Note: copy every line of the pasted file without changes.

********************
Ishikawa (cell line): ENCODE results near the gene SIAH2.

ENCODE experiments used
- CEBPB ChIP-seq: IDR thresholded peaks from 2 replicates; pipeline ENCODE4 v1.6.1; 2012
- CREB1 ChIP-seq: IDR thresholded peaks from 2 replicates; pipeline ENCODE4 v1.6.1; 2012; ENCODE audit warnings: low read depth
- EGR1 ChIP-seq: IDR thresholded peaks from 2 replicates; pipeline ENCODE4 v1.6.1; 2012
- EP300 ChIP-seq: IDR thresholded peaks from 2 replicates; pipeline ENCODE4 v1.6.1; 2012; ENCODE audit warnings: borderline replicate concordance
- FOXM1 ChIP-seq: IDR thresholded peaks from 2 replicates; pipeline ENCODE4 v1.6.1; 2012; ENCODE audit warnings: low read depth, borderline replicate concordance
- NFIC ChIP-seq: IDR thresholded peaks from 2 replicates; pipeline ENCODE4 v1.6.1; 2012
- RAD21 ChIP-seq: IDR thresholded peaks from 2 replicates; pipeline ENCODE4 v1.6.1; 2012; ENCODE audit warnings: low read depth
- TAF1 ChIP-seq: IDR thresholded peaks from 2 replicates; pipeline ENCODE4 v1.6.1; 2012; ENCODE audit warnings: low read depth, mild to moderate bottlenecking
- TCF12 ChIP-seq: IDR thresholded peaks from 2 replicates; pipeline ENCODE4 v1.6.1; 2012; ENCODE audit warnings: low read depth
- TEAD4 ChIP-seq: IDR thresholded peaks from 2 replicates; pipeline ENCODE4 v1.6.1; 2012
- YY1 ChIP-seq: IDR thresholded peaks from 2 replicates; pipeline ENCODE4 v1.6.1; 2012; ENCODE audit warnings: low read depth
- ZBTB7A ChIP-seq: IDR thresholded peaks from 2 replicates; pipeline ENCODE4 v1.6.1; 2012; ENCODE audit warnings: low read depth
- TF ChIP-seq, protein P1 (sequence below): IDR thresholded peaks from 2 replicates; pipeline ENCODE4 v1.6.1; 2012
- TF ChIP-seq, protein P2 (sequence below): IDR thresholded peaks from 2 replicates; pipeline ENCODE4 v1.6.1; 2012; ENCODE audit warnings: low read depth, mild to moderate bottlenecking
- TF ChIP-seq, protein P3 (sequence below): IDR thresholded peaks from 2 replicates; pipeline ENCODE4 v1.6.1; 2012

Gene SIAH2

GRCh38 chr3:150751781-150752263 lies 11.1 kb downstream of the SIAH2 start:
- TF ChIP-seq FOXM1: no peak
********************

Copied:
Ishikawa (cell line): ENCODE results near the gene SIAH2.

ENCODE experiments used
- CEBPB ChIP-seq: IDR thresholded peaks from 2 replicates; pipeline ENCODE4 v1.6.1; 2012
- CREB1 ChIP-seq: IDR thresholded peaks from 2 replicates; pipeline ENCODE4 v1.6.1; 2012; ENCODE audit warnings: low read depth
- EGR1 ChIP-seq: IDR thresholded peaks from 2 replicates; pipeline ENCODE4 v1.6.1; 2012
- EP300 ChIP-seq: IDR thresholded peaks from 2 replicates; pipeline ENCODE4 v1.6.1; 2012; ENCODE audit warnings: borderline replicate concordance
- FOXM1 ChIP-seq: IDR thresholded peaks from 2 replicates; pipeline ENCODE4 v1.6.1; 2012; ENCODE audit warnings: low read depth, borderline replicate concordance
- NFIC ChIP-seq: IDR thresholded peaks from 2 replicates; pipeline ENCODE4 v1.6.1; 2012
- RAD21 ChIP-seq: IDR thresholded peaks from 2 replicates; pipeline ENCODE4 v1.6.1; 2012; ENCODE audit warnings: low read depth
- TAF1 ChIP-seq: IDR thresholded peaks from 2 replicates; pipeline ENCODE4 v1.6.1; 2012; ENCODE audit warnings: low read depth, mild to moderate bottlenecking
- TCF12 ChIP-seq: IDR thresholded peaks from 2 replicates; pipeline ENCODE4 v1.6.1; 2012; ENCODE audit warnings: low read depth
- TEAD4 ChIP-seq: IDR thresholded peaks from 2 replicates; pipeline ENCODE4 v1.6.1; 2012
- YY1 ChIP-seq: IDR thresholded peaks from 2 replicates; pipeline ENCODE4 v1.6.1; 2012; ENCODE audit warnings: low read depth
- ZBTB7A ChIP-seq: IDR thresholded peaks from 2 replicates; pipeline ENCODE4 v1.6.1; 2012; ENCODE audit warnings: low read depth
- TF ChIP-seq, protein P1 (sequence below): IDR thresholded peaks from 2 replicates; pipeline ENCODE4 v1.6.1; 2012
- TF ChIP-seq, protein P2 (sequence below): IDR thresholded peaks from 2 replicates; pipeline ENCODE4 v1.6.1; 2012; ENCODE audit warnings: low read depth, mild to moderate bottlenecking
- TF ChIP-seq, protein P3 (sequence below): IDR thresholded peaks from 2 replicates; pipeline ENCODE4 v1.6.1; 2012

Gene SIAH2

GRCh38 chr3:150751781-150752263 lies 11.1 kb downstream of the SIAH2 start:
- TF ChIP-seq FOXM1: no peak